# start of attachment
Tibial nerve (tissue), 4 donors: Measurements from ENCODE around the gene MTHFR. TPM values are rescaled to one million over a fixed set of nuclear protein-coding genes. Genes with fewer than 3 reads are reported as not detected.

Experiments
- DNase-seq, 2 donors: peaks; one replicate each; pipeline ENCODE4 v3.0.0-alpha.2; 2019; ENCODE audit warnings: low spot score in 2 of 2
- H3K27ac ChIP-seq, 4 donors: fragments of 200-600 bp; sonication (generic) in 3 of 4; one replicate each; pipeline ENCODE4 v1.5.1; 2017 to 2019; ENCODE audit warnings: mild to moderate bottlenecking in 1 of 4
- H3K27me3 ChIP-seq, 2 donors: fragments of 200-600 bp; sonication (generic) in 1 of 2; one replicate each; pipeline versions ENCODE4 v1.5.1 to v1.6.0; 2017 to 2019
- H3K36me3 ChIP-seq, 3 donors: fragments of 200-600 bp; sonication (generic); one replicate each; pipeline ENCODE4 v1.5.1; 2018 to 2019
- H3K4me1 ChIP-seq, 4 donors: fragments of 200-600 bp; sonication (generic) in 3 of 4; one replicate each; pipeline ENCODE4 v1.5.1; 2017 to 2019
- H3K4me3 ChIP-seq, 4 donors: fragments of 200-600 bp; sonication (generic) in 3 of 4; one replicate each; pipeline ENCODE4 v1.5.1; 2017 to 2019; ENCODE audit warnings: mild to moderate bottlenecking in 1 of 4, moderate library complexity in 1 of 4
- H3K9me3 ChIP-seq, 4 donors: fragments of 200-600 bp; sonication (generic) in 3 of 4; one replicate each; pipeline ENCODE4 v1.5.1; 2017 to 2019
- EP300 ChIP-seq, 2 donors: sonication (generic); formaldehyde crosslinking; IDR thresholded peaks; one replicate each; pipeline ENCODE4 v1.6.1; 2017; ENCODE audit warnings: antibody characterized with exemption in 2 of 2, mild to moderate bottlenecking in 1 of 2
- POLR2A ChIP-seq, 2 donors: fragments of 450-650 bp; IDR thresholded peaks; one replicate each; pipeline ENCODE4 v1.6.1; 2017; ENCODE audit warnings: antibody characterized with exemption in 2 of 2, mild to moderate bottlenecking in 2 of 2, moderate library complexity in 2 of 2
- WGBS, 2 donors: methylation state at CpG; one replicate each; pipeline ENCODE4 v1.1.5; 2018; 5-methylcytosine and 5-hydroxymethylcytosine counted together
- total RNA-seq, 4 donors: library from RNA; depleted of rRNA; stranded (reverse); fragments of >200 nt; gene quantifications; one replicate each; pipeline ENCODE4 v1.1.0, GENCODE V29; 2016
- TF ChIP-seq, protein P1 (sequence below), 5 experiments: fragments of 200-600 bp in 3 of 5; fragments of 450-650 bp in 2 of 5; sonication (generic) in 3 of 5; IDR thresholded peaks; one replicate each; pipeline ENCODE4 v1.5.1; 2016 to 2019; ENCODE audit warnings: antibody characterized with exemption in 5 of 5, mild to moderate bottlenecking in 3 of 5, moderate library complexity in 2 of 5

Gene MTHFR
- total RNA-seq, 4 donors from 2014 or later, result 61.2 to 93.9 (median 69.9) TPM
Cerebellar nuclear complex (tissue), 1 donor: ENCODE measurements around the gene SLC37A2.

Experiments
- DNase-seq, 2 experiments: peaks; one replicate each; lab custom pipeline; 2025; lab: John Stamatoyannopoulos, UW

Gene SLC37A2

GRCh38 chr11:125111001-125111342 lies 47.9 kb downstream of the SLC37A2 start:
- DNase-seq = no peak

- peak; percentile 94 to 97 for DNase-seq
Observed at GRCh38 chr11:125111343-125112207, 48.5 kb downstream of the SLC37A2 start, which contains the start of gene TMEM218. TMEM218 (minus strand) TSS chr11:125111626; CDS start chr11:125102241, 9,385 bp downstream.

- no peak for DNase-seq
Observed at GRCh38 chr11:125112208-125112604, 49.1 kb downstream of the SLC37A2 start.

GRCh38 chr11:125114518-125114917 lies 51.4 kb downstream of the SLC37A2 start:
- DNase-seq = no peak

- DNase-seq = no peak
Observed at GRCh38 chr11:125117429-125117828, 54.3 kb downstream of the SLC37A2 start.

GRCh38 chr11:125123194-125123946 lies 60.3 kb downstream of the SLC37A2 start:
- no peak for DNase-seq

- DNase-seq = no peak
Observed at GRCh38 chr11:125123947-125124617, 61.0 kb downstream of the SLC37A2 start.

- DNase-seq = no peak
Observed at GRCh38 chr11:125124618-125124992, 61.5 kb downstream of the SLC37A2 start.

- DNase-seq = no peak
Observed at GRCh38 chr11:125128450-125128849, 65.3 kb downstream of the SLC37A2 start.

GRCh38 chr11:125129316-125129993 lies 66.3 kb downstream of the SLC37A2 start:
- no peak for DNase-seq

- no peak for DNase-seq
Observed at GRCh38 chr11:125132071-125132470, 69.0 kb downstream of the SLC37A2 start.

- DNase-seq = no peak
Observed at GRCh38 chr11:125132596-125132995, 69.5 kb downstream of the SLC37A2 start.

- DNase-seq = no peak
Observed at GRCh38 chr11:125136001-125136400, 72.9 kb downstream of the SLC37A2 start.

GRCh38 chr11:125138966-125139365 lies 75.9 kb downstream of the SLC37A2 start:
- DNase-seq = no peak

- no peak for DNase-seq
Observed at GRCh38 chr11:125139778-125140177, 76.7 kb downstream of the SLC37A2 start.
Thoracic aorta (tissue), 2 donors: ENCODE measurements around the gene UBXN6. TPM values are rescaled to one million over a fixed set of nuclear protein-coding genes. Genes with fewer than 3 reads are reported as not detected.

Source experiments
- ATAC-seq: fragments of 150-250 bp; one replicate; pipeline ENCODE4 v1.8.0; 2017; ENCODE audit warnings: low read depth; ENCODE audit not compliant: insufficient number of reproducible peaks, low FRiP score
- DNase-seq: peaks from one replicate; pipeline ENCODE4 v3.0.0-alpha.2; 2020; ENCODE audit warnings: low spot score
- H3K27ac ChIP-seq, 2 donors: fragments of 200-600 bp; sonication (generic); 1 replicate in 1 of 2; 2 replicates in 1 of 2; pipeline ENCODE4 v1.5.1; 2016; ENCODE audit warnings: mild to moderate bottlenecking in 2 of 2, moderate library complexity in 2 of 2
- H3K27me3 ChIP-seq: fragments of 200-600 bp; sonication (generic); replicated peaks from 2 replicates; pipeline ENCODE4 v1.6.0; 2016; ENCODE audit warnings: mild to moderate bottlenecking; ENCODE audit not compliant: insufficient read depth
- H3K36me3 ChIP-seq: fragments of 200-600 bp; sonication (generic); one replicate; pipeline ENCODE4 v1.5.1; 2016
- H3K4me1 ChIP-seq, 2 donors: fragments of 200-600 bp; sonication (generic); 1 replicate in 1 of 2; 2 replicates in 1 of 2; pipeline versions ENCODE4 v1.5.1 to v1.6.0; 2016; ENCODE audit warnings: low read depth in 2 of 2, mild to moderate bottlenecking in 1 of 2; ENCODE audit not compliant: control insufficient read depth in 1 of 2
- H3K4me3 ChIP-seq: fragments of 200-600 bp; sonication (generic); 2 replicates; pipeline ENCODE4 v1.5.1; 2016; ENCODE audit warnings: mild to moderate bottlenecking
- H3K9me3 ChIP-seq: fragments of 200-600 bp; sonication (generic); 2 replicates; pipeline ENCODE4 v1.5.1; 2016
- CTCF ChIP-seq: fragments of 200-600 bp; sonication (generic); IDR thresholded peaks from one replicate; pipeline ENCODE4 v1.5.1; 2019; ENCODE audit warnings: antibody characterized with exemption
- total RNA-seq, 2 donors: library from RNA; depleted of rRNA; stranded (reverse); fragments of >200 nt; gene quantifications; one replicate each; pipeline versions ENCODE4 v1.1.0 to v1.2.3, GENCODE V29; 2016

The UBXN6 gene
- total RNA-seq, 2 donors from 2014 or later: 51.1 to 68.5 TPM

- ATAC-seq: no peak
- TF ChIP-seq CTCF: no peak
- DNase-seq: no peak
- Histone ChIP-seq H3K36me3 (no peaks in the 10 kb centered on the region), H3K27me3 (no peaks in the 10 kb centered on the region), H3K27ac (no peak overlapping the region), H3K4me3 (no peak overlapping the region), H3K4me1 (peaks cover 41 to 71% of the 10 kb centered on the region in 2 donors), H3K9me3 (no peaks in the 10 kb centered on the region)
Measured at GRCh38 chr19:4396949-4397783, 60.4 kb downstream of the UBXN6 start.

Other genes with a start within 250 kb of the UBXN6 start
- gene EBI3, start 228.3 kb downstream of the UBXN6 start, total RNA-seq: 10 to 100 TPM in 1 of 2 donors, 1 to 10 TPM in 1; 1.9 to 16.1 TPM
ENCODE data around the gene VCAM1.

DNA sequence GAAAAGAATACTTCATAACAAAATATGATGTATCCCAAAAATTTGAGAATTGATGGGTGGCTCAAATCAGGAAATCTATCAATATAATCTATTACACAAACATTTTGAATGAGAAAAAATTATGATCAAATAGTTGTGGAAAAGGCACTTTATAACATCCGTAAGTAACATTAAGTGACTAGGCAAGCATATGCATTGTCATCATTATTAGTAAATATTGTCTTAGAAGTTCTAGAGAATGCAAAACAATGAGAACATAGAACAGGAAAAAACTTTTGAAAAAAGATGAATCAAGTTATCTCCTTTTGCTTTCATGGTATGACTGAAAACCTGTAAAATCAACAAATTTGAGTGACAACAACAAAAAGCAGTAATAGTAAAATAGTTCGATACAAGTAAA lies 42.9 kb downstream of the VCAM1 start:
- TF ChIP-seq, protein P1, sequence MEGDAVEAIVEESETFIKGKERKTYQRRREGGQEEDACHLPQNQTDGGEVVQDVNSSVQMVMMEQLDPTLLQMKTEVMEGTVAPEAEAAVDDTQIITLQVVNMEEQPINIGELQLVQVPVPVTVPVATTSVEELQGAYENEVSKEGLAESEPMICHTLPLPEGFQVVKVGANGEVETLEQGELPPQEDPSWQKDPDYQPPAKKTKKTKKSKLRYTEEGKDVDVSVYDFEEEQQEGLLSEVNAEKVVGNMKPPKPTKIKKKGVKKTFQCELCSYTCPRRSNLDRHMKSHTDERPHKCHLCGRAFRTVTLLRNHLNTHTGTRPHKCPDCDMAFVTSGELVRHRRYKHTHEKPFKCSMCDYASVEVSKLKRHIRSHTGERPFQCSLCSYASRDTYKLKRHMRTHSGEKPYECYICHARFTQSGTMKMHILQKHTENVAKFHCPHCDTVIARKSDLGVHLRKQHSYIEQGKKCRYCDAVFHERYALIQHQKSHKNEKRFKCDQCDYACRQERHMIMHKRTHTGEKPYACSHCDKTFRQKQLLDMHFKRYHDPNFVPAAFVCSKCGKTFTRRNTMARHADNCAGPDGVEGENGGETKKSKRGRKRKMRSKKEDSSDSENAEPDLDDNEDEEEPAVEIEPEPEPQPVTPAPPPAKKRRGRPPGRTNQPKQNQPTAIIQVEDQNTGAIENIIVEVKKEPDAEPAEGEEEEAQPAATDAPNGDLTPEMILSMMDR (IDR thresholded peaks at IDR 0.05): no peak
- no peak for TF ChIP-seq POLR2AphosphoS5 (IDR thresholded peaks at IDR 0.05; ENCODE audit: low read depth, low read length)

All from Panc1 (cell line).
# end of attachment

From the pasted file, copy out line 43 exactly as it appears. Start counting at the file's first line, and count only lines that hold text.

- DNase-seq = no peak